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ai seminar (special lecture): marc g bellemare

  • University of Alberta 3-33 Computing Science Centre Edmonton, AB Canada (map)

"a distributional perspective on reinforcement learning"

Abstract: This talk will present an overview of our recent research on distributional reinforcement learning. In a recent paper we argued for the fundamental importance of the value distribution: the distribution of random returns received by a reinforcement learning agent. This is in contrast to the common approach, which models the expectation of this return, or value. We identify distributional versions of Bellman's equations for both the policy evaluation and control settings, and develop the mathematical formalism needed to study the convergence of the corresponding iterative processes. We use the distributional perspective to design a new algorithm which learns the value distribution through a TD-like bootstrap process. We combine this algorithm with the DQN architecture and evaluate it on the suite of games from the Arcade Learning Environment (ALE). The resulting agent, called C51, outperforms state-of-the-art agents. This is particularly surprising given that C51 still acts to maximize expectations, and I conclude by discussing the hypotheses that might explain our algorithm's striking success.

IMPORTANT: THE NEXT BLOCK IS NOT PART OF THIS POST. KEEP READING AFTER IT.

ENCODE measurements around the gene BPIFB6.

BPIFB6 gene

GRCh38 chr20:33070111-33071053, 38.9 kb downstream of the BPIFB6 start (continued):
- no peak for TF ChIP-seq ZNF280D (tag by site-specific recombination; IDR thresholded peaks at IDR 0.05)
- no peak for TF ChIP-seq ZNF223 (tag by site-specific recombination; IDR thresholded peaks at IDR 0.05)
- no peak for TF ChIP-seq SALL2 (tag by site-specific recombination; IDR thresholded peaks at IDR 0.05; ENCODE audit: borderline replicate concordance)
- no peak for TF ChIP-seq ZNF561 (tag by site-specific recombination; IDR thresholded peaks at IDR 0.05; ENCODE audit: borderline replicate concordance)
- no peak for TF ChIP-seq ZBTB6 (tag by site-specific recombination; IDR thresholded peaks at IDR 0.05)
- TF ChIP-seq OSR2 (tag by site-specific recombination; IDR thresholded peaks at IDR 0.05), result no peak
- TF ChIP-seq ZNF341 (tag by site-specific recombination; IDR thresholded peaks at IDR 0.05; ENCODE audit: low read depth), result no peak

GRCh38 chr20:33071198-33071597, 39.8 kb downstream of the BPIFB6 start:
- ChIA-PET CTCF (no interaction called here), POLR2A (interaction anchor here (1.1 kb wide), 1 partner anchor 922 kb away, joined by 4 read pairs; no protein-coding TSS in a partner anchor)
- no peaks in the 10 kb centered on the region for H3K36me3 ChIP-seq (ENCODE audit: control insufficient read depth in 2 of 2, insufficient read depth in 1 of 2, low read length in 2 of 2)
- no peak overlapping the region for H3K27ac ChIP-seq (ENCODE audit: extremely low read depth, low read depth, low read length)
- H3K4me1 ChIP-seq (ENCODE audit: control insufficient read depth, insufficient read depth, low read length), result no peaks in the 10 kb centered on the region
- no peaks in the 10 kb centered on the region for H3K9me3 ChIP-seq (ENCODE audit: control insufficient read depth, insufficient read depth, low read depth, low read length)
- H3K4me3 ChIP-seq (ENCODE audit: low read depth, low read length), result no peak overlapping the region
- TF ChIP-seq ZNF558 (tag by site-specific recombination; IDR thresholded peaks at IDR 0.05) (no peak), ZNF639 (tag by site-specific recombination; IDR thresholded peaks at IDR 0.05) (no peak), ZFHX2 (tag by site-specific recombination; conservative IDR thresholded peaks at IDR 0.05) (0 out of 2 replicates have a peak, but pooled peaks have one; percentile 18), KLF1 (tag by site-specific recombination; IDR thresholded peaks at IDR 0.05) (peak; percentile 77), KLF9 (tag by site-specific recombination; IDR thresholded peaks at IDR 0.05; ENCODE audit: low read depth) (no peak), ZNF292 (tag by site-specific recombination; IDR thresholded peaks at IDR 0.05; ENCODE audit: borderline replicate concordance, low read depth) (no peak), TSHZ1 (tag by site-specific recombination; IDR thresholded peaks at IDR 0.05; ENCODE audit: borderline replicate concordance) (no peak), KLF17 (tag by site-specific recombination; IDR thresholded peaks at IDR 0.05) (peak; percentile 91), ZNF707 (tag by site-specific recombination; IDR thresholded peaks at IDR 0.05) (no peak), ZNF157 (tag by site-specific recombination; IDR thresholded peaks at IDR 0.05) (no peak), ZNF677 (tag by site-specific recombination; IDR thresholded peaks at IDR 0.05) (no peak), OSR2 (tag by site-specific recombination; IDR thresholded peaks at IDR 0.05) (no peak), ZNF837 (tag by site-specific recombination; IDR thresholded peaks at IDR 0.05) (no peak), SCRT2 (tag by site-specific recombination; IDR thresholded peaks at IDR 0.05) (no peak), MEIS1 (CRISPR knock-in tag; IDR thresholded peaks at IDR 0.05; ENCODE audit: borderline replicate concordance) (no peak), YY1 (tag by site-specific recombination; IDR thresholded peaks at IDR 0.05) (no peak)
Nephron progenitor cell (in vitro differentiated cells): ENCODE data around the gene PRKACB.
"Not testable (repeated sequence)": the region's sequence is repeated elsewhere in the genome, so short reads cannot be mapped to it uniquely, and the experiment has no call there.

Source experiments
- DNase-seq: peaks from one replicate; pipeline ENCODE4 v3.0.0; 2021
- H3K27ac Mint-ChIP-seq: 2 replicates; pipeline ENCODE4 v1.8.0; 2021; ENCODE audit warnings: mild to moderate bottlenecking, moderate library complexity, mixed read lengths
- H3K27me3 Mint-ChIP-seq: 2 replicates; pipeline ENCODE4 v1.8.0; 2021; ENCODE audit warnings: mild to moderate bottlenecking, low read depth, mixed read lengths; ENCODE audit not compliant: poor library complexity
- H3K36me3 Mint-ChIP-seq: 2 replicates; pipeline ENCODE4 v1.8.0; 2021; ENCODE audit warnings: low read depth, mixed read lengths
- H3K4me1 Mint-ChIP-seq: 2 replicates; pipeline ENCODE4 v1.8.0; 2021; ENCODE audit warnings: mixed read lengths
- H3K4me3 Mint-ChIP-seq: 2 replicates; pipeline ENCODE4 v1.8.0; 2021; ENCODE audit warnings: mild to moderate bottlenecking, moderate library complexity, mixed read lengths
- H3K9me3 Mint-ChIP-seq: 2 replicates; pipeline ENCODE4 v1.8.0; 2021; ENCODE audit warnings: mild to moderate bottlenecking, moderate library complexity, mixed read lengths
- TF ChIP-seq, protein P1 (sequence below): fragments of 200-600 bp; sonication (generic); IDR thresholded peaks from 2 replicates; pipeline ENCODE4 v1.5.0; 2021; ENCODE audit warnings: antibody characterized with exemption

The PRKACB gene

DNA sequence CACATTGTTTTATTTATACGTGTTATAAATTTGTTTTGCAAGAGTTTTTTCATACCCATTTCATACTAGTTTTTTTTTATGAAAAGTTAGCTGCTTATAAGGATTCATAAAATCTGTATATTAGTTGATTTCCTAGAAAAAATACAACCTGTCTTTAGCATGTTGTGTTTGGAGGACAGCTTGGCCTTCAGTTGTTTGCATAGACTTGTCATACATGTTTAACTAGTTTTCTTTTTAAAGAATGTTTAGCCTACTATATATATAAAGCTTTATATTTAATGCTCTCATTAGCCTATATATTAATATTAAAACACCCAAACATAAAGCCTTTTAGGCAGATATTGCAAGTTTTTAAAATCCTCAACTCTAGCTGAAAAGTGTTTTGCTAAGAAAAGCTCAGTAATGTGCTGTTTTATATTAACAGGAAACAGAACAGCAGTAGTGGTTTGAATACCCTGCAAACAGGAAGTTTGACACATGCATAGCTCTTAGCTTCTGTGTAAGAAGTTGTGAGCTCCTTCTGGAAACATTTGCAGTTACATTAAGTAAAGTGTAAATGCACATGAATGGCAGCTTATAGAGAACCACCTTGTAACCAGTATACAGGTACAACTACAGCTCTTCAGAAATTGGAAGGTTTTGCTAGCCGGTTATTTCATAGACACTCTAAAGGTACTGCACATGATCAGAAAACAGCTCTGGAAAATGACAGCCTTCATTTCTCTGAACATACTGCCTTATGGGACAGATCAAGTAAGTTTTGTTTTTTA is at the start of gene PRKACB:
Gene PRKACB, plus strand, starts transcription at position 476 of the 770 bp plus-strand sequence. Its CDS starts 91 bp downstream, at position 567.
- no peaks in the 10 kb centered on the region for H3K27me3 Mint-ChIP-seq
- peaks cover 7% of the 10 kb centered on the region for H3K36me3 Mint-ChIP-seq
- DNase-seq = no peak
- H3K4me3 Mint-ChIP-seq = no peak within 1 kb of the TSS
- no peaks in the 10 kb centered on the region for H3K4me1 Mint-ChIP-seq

Bio: Marc G. Bellemare received his Ph.D. from the University of Alberta, where he studied the concept of domain-independent agents and led the development of the highly-successful Arcade Learning Environment, the platform for AI research on Atari 2600 games. His interests include reinforcement learning, online learning, information theory, lifelong learning, and randomized algorithms. After four years at DeepMind, he recently joined Google Brain Montreal as a senior research scientist.


ai seminar series

Amii and the Department of Computing Science host AI Seminars, engaging presentations on topics in the broad field of artificial intelligence. With speakers from the University of Alberta and other world-leading groups, the talks give AI enthusiasts a friendly way of engaging with the latest trends and topics in research and development.

Seminars are open to the public, and no registration is required, though seating is limited and on a first-come-first-served basis. Topics range from foundational theoretical work to innovative applications of artificial intelligence technologies.

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